Animals are not ours to eat, wear, experiment on, use for entertainment, or abuse in any other way.

Don’t Be Sheepish—Speak Up for Animals

Written by PETA | March 16, 2012

Many of the rescue cases that PETA handles involve animals in immediate peril. But even when the risks aren’t so obvious, it’s still important to lend a hand when animals need any kind of help.

Here’s a case in point: When a kind lady saw these unfortunate sheep with heavy, matted coats near a Hayfork, California, hotel, she called PETA for help.

PETA’s caseworker persuaded the animals’ owner to shear them soon afterward. Since the sheep were otherwise in good health and reasonably well cared for, no charges were filed, but—thanks to one concerned person who spoke up—these animals’ lives have been made brighter and more comfortable.

Please always remember: Whenever you see animals in trouble, don’t look away—do something.

Related Posts

Respond

Comments

Post a Comment

If your comment doesn't appear right away, please be patient as it may take some time to publish or may require moderation.

By submitting this form, you are agreeing to our collection, storage, use, and disclosure of your personal info in accordance with our privacy policy as well as to receiving e-mails from us.

  • Marie says:

    Sheep are usually sheared between March and May. In addition, there are breeds that grow exceptionally long wool. Looks like the only ‘accomplishment’ was getting the sheep sheared two weeks earlier than they would have been otherwise.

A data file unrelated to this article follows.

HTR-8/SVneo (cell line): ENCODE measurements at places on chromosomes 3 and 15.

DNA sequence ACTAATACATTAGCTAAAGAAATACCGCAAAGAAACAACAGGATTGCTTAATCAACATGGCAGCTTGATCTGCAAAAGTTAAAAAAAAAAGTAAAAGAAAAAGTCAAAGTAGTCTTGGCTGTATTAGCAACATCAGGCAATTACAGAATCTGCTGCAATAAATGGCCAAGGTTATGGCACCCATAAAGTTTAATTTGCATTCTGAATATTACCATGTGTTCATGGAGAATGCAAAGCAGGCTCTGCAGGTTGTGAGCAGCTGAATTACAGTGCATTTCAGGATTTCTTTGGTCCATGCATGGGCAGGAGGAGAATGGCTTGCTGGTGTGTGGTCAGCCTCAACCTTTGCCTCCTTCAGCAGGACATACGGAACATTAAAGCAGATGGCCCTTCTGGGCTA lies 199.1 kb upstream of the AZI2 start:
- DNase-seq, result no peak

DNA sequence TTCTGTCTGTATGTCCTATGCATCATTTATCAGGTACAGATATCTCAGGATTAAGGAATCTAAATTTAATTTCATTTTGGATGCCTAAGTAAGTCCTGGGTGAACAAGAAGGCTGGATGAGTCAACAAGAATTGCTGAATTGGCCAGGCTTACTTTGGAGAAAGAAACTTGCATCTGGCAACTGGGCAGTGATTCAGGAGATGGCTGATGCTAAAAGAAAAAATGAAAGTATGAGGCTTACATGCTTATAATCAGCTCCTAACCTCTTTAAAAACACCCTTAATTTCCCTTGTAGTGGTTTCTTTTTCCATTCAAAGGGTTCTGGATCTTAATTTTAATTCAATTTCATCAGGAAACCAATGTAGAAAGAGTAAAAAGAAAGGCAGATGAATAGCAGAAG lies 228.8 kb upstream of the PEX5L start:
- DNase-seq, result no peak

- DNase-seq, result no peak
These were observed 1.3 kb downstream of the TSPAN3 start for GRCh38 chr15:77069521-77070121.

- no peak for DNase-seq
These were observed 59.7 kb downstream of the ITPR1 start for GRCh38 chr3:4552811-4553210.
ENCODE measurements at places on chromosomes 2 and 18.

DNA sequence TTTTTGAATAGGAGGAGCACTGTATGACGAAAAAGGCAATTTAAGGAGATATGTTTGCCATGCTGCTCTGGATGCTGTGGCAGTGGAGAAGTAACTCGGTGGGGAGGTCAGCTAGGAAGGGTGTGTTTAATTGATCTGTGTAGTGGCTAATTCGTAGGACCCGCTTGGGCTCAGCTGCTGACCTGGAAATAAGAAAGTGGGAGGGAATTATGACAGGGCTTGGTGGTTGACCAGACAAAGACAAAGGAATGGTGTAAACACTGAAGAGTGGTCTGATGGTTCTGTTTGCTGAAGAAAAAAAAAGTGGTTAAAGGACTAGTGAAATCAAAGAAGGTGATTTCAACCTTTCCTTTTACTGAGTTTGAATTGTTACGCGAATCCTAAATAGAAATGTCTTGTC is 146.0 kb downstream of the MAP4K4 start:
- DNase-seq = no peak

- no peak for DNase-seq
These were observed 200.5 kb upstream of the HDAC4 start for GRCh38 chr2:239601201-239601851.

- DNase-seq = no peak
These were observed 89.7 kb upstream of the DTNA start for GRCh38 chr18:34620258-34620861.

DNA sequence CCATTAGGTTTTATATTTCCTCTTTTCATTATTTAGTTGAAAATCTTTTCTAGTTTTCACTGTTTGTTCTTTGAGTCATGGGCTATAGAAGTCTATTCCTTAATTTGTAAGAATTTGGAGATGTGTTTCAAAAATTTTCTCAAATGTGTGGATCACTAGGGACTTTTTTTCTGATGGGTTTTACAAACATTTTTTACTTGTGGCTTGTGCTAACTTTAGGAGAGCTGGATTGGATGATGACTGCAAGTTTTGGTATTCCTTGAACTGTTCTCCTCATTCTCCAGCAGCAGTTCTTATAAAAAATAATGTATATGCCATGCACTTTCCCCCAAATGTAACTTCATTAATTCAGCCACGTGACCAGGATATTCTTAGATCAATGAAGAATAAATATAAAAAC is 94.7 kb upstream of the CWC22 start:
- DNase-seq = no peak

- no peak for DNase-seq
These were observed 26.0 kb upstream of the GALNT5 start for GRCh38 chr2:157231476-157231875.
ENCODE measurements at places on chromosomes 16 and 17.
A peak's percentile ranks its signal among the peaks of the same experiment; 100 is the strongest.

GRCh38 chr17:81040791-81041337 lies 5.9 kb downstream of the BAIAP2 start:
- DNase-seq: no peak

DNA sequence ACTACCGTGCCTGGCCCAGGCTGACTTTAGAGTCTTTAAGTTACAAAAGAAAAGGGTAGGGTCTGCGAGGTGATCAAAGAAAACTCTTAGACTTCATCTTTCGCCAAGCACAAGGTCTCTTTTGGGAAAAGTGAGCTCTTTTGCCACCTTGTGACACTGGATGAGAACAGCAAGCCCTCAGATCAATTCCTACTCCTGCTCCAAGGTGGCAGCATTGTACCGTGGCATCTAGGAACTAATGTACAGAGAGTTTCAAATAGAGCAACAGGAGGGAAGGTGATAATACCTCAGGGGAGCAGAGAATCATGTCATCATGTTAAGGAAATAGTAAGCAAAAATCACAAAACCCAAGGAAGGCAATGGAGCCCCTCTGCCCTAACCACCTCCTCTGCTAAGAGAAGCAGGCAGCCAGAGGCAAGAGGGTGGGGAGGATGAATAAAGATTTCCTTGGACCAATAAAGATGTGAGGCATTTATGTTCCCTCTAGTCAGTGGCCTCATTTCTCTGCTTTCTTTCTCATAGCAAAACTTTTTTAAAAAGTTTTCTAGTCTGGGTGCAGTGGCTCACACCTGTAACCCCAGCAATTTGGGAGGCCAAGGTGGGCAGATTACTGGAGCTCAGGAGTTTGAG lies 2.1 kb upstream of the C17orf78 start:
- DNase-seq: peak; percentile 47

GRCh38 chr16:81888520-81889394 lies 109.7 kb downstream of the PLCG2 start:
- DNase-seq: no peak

• Irene Rojas says:

    Stop animal abuse

  • SUSANNA says:

    I STOPPED A FEW TIMES TO MAKE SURE THAT DOGS LEFT IN CARS WEREN’T THERE FOR LONG OR THE WINDOW WAS DOWN FOR THEM. ONCE I FOLLOWED A PUPPY TO SEE IF HE WAS HOMELESS BUT THANK GOD HE WENT HOME!LOL

  • lisa says:

    Its soo easy to turn the other cheek or not want to get involved animals dont have a voice we are their voice, ive intervened twice now and if had’nt of done something a cat would of suffered a slow death and also helped pay vets bill, sometimes people just need abit of help or guidence.

  • jwilly says:

    Um mind your own business. . .

  • Jessica Smith says:

    That’s a long wool breed (they look like Lincoln/Perendale/Coopworth crosses)…they’re bred to have wool that can grow a foot long in a year. Sometimes people shear them twice a year, others once. When wool mats, it’s called felt (like the craft fabric). THAT requires heat and friction–something that CAN’T happen on a sheep. Wool is a great insulator (against heat and cold) and likely the sheep weren’t suffering. Shearing season is from February to May, so they were probably going to get sheared soon, anyway.

  • cindy C says:

    So many terrrible things are done to animals. This is just so aweful. I know this is going to sound awful but how about what you do to an animal to hurt them the same is done to you as punishment. Oh but that would not be right

  • Jim Freedom says:

    I second the opinion of nolesfan, where is the outrage from PETA over the killing of eagles for religious rituals?

  • Sigrid Fellner says:

    Each animal should be treated with respect.

  • Cynthia Rayment says:

    Every voice counts….Please take a stand for the TRUTH

  • nolesfan says:

    Where is the outrage from this oranization on the killing of Bald Eagles for religious rituals?